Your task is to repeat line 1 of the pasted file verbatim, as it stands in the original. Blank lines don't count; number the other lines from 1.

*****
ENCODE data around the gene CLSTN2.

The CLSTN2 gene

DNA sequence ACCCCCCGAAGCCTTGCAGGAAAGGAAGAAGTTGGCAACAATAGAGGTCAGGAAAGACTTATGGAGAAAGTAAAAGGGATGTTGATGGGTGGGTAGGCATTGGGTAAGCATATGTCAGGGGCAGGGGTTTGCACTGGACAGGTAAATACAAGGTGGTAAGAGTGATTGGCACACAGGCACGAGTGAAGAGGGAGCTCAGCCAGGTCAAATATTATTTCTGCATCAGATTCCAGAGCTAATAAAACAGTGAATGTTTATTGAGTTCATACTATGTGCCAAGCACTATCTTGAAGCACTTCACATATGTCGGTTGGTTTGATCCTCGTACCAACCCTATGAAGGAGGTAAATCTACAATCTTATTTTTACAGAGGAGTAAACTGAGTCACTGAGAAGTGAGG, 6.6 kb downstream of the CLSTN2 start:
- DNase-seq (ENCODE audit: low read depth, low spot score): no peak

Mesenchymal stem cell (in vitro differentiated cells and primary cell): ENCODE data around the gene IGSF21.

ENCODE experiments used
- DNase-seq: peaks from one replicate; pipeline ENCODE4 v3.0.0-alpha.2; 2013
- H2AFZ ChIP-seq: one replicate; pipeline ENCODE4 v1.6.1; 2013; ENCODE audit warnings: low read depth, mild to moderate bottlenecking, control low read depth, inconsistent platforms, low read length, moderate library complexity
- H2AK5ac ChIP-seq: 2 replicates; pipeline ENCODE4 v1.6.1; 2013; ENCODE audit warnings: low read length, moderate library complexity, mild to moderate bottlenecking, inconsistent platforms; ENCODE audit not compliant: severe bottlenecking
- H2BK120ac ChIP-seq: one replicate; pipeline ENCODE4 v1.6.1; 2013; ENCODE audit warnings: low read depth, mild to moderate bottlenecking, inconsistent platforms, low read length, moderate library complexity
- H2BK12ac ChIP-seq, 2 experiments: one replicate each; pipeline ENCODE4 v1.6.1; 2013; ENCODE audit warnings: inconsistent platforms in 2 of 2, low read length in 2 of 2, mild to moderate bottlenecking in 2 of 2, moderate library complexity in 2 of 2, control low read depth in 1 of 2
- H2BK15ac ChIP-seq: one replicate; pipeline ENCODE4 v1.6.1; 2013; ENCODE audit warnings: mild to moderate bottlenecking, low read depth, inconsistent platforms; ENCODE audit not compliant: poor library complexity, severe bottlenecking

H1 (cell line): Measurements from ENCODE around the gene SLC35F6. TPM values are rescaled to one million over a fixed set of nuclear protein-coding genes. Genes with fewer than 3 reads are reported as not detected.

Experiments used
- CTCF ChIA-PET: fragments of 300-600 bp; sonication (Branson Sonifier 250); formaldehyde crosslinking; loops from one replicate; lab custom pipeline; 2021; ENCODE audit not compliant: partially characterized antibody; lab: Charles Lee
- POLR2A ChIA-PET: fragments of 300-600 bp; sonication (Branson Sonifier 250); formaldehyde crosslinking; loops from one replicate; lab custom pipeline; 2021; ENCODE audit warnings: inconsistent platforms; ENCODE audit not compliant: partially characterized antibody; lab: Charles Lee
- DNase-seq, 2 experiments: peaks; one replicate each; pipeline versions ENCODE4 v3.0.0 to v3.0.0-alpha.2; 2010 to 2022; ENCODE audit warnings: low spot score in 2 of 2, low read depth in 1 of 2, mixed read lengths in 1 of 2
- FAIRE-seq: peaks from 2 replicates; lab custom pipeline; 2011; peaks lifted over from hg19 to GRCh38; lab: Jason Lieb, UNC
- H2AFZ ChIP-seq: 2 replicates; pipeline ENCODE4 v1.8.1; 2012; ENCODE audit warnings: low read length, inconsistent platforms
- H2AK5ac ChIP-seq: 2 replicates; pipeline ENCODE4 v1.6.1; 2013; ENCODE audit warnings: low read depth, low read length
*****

ENCODE data around the gene CLSTN2.